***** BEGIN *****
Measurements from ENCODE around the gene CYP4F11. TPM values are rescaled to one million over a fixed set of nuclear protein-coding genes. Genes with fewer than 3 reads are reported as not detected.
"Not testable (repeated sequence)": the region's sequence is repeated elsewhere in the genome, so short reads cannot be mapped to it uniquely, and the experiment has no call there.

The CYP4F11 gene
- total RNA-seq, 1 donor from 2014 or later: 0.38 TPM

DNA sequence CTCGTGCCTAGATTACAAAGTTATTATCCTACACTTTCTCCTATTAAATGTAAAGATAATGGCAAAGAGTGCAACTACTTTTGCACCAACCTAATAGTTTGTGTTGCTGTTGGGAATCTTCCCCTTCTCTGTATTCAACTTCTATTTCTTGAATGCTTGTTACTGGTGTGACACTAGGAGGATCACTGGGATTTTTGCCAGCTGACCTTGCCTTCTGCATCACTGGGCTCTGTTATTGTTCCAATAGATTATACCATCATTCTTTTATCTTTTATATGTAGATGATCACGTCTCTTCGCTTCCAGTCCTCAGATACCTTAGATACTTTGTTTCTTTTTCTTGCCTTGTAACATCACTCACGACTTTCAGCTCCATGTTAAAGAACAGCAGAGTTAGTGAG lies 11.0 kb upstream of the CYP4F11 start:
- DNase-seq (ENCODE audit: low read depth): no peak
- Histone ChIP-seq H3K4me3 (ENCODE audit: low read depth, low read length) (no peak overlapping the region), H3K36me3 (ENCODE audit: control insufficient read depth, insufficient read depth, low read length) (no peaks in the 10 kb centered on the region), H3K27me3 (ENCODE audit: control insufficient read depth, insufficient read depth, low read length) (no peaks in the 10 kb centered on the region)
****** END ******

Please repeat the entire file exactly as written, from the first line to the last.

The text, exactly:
Measurements from ENCODE around the gene CYP4F11. TPM values are rescaled to one million over a fixed set of nuclear protein-coding genes. Genes with fewer than 3 reads are reported as not detected.
"Not testable (repeated sequence)": the region's sequence is repeated elsewhere in the genome, so short reads cannot be mapped to it uniquely, and the experiment has no call there.

The CYP4F11 gene
- total RNA-seq, 1 donor from 2014 or later: 0.38 TPM

DNA sequence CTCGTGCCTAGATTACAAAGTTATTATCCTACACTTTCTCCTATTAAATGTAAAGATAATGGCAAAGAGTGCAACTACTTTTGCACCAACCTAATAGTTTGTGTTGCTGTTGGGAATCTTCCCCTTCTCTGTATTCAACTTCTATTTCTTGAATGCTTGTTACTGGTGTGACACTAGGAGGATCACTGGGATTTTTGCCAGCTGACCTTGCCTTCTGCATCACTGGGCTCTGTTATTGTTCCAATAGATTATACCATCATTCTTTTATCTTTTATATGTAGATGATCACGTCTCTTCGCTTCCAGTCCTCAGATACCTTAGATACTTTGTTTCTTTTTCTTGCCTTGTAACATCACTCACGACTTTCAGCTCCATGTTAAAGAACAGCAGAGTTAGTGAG lies 11.0 kb upstream of the CYP4F11 start:
- DNase-seq (ENCODE audit: low read depth): no peak
- Histone ChIP-seq H3K4me3 (ENCODE audit: low read depth, low read length) (no peak overlapping the region), H3K36me3 (ENCODE audit: control insufficient read depth, insufficient read depth, low read length) (no peaks in the 10 kb centered on the region), H3K27me3 (ENCODE audit: control insufficient read depth, insufficient read depth, low read length) (no peaks in the 10 kb centered on the region)